Brun's constant in a different context
so I've been trying for awhile to write an asymptotic formula for
sum p_n<=x 1/(p_n - p(n-1))
(the sum of reciprocals of prime gaps)
where p_n means nth prime and n>1.
my attempt is this
where A=approx 0.37787 and B is Brun's constant.
The value of A is ln(2*C_twin)+1/10, and the error term is very small even for large x. Can someone verify this please? I can send you a spreadsheet if you like, I've tested this up to 500,000..
thanks from Guy
- "Punkish301" wrote:
> asymptotic formula forAt large x, the probability of primality is asymptotic to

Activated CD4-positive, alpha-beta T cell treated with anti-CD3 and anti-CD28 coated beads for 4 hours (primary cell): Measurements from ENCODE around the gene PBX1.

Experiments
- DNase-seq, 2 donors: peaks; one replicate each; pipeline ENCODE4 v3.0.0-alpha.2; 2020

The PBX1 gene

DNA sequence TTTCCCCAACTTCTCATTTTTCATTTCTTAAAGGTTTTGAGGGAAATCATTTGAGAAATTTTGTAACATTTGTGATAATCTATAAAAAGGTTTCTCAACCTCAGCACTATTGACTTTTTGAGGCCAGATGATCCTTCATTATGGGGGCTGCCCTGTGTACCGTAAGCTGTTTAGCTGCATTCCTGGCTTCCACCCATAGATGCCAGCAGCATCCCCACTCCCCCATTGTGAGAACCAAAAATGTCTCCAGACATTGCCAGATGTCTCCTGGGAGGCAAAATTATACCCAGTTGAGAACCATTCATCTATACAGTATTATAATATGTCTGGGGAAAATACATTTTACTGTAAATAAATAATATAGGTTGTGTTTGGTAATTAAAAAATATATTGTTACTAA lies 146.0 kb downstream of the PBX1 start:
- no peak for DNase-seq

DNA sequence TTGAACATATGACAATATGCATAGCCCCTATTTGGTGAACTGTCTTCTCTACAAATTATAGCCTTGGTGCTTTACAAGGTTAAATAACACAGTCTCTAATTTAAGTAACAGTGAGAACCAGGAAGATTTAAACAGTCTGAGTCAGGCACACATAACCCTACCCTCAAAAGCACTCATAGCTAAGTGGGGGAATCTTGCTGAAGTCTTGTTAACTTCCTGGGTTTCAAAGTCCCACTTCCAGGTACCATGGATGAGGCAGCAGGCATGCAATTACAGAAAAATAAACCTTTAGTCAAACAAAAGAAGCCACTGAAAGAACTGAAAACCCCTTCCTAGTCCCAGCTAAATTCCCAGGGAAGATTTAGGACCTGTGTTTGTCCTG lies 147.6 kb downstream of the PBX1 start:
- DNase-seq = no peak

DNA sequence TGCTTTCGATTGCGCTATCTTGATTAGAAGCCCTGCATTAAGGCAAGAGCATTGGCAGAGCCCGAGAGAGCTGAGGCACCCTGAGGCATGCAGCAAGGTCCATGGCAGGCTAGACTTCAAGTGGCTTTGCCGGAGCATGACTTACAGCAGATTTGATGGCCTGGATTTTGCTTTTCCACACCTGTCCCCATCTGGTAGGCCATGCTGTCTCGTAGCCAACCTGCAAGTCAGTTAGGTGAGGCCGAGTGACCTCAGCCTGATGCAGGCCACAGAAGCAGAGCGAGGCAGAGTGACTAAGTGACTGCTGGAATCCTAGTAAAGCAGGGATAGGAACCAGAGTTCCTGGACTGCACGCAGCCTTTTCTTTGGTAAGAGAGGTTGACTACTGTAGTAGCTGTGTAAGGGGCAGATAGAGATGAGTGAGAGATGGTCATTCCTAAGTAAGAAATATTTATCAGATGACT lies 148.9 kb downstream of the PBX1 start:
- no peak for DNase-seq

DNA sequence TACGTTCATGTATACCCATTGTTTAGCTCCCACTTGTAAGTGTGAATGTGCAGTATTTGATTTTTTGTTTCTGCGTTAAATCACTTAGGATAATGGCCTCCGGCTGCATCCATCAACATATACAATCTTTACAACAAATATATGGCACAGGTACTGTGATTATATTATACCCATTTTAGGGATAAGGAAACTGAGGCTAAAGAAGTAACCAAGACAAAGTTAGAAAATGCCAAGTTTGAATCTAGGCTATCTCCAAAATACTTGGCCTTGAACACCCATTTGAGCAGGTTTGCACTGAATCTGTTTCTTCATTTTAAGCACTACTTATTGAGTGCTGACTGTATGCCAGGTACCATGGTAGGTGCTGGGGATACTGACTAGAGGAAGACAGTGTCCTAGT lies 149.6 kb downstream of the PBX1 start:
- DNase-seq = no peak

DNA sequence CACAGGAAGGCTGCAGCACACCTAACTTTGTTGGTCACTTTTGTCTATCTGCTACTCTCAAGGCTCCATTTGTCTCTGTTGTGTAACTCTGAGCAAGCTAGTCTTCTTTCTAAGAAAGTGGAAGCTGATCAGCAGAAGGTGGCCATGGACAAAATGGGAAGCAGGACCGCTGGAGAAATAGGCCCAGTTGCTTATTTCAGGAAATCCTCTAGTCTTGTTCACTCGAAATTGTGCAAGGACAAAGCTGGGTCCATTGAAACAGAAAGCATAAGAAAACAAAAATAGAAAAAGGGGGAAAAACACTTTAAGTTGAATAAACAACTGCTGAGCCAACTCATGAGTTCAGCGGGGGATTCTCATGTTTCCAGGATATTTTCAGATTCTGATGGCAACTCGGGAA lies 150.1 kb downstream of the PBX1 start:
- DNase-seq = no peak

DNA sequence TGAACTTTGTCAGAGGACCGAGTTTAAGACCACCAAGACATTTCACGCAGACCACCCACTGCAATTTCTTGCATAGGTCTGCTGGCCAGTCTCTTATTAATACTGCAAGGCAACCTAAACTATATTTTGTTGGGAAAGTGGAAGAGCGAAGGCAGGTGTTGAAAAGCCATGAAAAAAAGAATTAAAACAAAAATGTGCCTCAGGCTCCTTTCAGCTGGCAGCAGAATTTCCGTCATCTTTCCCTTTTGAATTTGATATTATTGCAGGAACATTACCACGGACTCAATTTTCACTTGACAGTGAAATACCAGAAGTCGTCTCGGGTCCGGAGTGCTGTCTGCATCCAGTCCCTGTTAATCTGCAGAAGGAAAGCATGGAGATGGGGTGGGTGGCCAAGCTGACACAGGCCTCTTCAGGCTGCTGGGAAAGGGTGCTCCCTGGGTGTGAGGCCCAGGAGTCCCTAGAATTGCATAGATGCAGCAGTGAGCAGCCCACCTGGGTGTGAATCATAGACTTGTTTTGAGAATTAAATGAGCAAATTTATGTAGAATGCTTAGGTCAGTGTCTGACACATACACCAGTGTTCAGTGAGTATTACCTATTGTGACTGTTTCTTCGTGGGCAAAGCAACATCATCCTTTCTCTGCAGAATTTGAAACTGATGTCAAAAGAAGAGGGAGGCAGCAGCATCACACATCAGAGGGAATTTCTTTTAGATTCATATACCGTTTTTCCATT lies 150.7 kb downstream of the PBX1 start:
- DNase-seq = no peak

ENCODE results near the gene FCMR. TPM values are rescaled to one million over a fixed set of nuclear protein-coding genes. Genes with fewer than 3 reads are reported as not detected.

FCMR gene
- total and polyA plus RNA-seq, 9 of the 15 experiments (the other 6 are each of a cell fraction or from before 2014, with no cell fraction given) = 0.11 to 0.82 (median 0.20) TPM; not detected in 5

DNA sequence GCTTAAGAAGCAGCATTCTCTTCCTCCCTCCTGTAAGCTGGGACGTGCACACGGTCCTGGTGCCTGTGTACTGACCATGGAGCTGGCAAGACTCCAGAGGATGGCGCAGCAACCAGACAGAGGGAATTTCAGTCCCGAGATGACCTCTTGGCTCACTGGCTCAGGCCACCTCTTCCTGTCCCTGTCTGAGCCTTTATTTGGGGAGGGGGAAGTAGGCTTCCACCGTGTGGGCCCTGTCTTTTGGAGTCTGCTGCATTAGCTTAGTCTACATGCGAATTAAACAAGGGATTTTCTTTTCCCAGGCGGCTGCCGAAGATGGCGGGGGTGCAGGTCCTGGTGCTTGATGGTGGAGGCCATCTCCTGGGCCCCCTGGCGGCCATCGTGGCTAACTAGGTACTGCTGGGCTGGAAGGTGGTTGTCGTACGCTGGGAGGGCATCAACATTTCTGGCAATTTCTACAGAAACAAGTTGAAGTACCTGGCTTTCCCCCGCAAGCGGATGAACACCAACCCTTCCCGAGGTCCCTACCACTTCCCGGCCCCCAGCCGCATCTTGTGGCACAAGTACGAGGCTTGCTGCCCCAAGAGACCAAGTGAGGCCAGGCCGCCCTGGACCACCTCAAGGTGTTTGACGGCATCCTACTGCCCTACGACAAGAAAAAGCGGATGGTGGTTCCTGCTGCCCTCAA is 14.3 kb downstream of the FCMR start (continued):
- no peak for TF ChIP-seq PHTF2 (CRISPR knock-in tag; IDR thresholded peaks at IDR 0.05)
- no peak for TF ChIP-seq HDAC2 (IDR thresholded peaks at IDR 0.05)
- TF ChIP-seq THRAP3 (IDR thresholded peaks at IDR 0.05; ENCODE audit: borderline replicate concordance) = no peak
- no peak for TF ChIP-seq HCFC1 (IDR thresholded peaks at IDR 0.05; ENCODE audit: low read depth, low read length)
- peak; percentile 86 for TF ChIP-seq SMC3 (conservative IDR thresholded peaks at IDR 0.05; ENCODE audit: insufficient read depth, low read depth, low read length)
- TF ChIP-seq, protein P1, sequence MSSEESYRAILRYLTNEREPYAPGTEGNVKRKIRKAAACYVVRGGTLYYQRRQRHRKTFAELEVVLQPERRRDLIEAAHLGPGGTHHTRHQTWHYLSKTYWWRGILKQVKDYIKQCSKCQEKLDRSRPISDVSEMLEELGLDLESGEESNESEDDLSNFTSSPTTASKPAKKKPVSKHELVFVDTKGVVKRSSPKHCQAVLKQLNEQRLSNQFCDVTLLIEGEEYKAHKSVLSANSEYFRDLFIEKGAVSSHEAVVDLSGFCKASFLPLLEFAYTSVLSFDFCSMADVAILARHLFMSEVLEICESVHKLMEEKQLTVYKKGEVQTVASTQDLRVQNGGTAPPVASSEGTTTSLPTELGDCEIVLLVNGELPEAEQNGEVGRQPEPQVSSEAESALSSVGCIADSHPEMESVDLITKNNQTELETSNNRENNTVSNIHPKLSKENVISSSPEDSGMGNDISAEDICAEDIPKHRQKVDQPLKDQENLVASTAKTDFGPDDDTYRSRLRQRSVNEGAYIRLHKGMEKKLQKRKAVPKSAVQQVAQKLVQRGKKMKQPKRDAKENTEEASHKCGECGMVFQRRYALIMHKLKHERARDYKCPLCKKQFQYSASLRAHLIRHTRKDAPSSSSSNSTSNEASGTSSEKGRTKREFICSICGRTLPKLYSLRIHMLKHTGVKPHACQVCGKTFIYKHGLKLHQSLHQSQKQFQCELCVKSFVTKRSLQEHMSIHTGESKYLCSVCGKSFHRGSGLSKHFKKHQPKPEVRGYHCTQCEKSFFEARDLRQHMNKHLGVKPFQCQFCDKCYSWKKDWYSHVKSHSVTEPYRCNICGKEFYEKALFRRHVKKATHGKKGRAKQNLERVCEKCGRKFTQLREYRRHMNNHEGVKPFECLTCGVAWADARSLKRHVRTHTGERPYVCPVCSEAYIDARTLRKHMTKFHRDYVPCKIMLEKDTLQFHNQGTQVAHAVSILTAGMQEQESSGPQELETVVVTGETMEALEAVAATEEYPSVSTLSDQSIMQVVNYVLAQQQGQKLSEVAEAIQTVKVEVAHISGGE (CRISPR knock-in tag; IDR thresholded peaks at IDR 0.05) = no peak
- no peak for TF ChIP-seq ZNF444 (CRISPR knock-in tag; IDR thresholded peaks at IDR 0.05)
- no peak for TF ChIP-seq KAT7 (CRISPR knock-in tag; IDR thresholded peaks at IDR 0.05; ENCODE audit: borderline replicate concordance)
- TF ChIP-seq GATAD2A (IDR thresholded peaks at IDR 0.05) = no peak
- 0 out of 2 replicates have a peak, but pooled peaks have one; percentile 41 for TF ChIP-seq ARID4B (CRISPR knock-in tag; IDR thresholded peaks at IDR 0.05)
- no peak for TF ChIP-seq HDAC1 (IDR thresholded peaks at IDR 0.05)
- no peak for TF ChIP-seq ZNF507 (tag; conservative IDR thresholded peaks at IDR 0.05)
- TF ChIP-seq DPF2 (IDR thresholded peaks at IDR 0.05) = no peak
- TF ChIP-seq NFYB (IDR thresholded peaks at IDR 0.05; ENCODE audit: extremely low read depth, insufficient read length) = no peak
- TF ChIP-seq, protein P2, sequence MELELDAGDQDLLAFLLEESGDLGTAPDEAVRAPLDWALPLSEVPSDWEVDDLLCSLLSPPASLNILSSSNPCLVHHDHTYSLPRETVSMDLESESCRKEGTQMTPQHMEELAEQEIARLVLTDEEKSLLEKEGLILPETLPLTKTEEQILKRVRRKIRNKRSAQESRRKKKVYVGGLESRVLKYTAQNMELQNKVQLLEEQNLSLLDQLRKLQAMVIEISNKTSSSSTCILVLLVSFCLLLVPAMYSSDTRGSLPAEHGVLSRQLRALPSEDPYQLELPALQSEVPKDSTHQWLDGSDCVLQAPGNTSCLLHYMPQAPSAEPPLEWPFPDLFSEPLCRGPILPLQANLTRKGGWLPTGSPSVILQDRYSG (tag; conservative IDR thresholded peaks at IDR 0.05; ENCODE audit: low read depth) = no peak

> sum p_n<=x 1/(p_n - p(n-1))
1/log(x) and hence the average gap between primes is log(x).
The integral of 1/log(x)^2 diverges as x/log(x)^2.
However, your sum favours small gaps. So let us consider the
role of the twin primes. They have a conjectural density of
order 1/log(x)^2. Hence their contribution to the sum is, by
itself, of order x/log(x^2). So one might expect that the
full sum diverges faster than x/log(x)^2.
> I've tested this up to 500,000.We may easily go further.In a few minutes,
I obtained results up to x = 10^10.
For prime p > 2, let g(p) = p - q be the gap between p and
the previous prime, q. Then consider this sum over prime p:
S(x) = sum(2 < p < x, 1/g(p))
Here is a table of [x, S(x)*log(x)^2/x]:
So it is likely that S(x) increases faster than x/log(x)^2.